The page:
How To Perform A SPICE Analysis With FlowJo

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Flow cytometry data analysis is getting more complex.

Gone is the rule of 2-3 color experiments. Even beginners are starting with 5+ color assays, and the adoption of mass cytometry has the potential to increase our headaches even more.

Current data analysis methods are good for single tubes or small cohort studies.  What do you do when you have a large dataset, with multiple sampling conditions, and multiple outcome measurements?

With data complexity of this nature, one can export the numerical data to a third party analysis package, but even then the analysis can be difficult to perform.

To overcome this limitation, and to allow for better discovery science, Mario Roederer and his colleagues have developed a solution. SPICE was developed in order to make sense of the increasingly complex data sets that modern flow cytometric methods can produce. You can read the paper about the design and math behind SPICE here.

SPICE is an acronym for Simplified Presentation of Incredibly Complex Evaluations, and it is designed to look at these complex multidimensional data sets.

Take, for example, research interested in CD34+ cell counts.  At the individual level, that’s easy and what standard data analysis packages can do.

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Now take that same dataset, add comparison of a couple of conditions (smoker vs non-smoker), age and gender with over 100 different patients.

This is where SPICE assist your analysis without being tied to large spreadsheets and endless meeting with biostatisticians. With SPICE you can escape endless spreadsheets and their less-than-intuitive graphing and statistical interfaces and use a tool that is designed for flow cytometric data from the ground up.

Integrating SPICE With Current Methodologies

If you are like 90% of us, you are likely using FlowJo for your starting data analysis. Luckily, we can pretty easily get data into a format that SPICE will like and let you get started with SPICE.

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1. Gate down to your base population of interest. If you are interested in percentage of CD34+ cells that also express AC133 and/or CD309, create gates for your CD34+ population, and individual gates for the dependents. Don’t worry about the negatives.

2. Use Boolean gates to define all possible subsets. In this simple example you have made 2 gates for CD309+ and AC133+. Boolean gating then creates 4 gates.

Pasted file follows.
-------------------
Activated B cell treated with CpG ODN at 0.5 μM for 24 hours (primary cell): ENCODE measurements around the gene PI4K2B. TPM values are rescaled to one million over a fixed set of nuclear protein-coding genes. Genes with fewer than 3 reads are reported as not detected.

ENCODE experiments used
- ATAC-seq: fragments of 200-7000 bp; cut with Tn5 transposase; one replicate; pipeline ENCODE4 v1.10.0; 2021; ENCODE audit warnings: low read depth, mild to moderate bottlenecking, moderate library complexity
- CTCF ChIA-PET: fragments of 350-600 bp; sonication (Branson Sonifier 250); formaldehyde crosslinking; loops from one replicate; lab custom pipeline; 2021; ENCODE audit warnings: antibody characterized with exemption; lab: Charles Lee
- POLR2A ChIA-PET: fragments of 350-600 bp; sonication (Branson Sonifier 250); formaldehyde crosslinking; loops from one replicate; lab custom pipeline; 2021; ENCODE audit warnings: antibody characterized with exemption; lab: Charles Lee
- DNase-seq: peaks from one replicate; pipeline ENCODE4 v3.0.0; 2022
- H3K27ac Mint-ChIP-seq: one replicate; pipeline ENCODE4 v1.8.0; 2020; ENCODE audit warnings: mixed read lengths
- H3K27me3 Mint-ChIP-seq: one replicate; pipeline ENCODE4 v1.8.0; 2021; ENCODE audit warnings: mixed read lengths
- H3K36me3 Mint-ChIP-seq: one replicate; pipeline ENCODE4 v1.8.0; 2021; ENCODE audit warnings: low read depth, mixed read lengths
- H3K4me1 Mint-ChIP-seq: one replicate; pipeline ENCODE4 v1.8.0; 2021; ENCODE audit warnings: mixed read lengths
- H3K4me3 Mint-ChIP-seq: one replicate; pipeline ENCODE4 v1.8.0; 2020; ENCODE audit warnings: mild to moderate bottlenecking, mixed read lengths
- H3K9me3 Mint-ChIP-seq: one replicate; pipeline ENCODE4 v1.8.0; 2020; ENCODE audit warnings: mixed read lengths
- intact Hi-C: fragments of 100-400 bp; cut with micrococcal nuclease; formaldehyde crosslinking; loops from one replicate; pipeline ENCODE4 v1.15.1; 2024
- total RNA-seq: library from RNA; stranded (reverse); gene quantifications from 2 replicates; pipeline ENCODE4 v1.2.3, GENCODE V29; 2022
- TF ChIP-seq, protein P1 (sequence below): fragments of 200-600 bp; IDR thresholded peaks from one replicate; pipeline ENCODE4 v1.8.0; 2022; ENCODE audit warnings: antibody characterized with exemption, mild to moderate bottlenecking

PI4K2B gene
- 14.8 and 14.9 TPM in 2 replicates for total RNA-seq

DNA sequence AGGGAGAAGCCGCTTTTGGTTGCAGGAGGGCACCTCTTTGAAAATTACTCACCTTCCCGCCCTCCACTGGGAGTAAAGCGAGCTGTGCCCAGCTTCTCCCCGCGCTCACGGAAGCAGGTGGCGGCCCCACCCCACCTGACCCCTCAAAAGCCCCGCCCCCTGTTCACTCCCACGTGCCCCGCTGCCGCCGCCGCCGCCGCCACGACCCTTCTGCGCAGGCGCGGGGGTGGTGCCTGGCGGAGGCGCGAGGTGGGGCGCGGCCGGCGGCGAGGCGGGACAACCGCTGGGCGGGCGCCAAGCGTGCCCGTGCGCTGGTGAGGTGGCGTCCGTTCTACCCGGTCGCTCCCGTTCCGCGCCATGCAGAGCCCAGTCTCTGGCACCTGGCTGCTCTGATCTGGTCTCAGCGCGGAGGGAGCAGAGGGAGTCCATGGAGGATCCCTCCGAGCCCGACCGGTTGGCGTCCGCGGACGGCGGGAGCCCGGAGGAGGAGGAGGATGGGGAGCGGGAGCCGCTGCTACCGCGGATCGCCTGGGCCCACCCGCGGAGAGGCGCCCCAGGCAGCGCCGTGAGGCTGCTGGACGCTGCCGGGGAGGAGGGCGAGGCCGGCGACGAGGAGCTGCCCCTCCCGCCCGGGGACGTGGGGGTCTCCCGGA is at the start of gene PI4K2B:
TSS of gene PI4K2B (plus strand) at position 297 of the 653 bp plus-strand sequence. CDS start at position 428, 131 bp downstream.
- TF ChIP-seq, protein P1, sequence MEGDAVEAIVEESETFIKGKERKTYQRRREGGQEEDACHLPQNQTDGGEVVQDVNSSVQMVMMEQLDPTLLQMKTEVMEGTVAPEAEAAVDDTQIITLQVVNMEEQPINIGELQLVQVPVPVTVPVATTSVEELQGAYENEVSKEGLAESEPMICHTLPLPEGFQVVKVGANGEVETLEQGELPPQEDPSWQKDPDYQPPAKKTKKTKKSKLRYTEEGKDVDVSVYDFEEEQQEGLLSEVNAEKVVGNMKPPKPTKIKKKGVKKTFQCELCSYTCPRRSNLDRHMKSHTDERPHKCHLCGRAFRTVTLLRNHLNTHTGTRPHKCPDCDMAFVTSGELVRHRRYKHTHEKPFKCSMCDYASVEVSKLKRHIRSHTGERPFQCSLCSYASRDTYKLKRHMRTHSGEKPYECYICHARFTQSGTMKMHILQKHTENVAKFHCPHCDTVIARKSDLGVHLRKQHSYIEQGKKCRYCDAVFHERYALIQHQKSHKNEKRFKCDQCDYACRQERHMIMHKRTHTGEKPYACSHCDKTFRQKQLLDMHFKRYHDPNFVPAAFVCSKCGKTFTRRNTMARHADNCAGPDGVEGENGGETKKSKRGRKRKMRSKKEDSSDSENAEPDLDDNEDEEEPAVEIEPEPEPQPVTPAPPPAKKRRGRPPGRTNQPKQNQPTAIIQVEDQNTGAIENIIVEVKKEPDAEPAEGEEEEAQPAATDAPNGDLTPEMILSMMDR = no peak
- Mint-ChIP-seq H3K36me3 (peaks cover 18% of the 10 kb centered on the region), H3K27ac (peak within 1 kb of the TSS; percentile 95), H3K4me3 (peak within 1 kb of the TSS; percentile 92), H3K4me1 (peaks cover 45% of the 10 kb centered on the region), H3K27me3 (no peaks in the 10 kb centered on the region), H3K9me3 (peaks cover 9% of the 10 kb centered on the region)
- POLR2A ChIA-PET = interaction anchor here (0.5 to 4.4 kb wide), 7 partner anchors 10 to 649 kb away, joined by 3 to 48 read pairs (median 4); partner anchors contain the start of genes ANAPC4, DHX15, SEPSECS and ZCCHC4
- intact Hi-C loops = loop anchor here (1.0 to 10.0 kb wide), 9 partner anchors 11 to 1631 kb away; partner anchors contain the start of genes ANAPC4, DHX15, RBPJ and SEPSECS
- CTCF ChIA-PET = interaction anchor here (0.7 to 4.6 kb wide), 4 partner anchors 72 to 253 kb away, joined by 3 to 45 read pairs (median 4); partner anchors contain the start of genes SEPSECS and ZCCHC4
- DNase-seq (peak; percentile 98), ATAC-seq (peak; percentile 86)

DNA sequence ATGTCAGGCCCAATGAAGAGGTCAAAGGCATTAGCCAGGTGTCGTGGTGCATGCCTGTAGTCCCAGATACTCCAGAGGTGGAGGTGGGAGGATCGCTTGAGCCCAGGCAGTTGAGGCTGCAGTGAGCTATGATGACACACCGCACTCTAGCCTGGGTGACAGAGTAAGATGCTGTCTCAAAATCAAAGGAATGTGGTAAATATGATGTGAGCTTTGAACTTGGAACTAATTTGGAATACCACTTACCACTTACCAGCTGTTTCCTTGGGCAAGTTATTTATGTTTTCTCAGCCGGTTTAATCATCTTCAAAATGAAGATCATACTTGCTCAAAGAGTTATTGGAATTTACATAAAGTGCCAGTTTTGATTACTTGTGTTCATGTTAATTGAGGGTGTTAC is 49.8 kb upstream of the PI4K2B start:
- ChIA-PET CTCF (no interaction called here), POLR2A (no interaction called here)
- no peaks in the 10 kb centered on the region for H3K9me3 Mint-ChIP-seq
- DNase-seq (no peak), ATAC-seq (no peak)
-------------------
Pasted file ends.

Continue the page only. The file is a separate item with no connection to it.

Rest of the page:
3. Create your table. Don’t forget to include Keywords! In my case, I would add on a keyword about whether a sample came from a smoker or non-smoker, as well as an identifier.

4. Paste your tabular data into Excel, or really any software that can save your data as a comma separated value file (CSV). Be careful with formatting, as SPICE is pretty particular about that. Read the help file for details on formatting data. Fig 1

5. Import the CSV file into SPICE.

6. Use SPICE’s commands on the left to show averages by patient, or overlay comparison of smokers vs non-smokers, or whatever question fits your work. Fig 2

This is a very simple case, in fact so simple SPICE is not really needed, but it is a good example of where to begin with SPICE, starting from data you already have with minimal manipulation.

To learn more about performing SPICE analyses and to get access to all of our advanced materials including 20 training videos, presentations, workbooks, and private group membership, get on Mastery Class wait list.

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James McCracken, Ph.D.

James McCracken, Ph.D.

James McCracken is the Technical Director of the University of Louisville Diabetes and Obesity Center Flow Cytometry Core and an expert in apoptosis studies. Over his 15 years of increasing exposure to flow cytometric methods, he has gone from using the technology as another tool in the box for graduate and postdoctoral work to making it his professional passion. At the DOC since 2010, he aids in experimental design and analysis, grant applications, acquisition of new equipment, and training of all users. James completed his undergraduate studies in Biology at Emory and Henry College in Virginia and completed a PhD. in Microbiology and Immunology from Tulane University. After a postdoctoral appointment at the University of Chicago. When he is not in the lab, he is fond of cooking, travel, and making friends with cats.
James McCracken, Ph.D.
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About James McCracken, Ph.D.

James McCracken is the Technical Director of the University of Louisville Diabetes and Obesity Center Flow Cytometry Core and an expert in apoptosis studies. Over his 15 years of increasing exposure to flow cytometric methods, he has gone from using the technology as another tool in the box for graduate and postdoctoral work to making it his professional passion. At the DOC since 2010, he aids in experimental design and analysis, grant applications, acquisition of new equipment, and training of all users. James completed his undergraduate studies in Biology at Emory and Henry College in Virginia and completed a PhD. in Microbiology and Immunology from Tulane University. After a postdoctoral appointment at the University of Chicago. When he is not in the lab, he is fond of cooking, travel, and making friends with cats.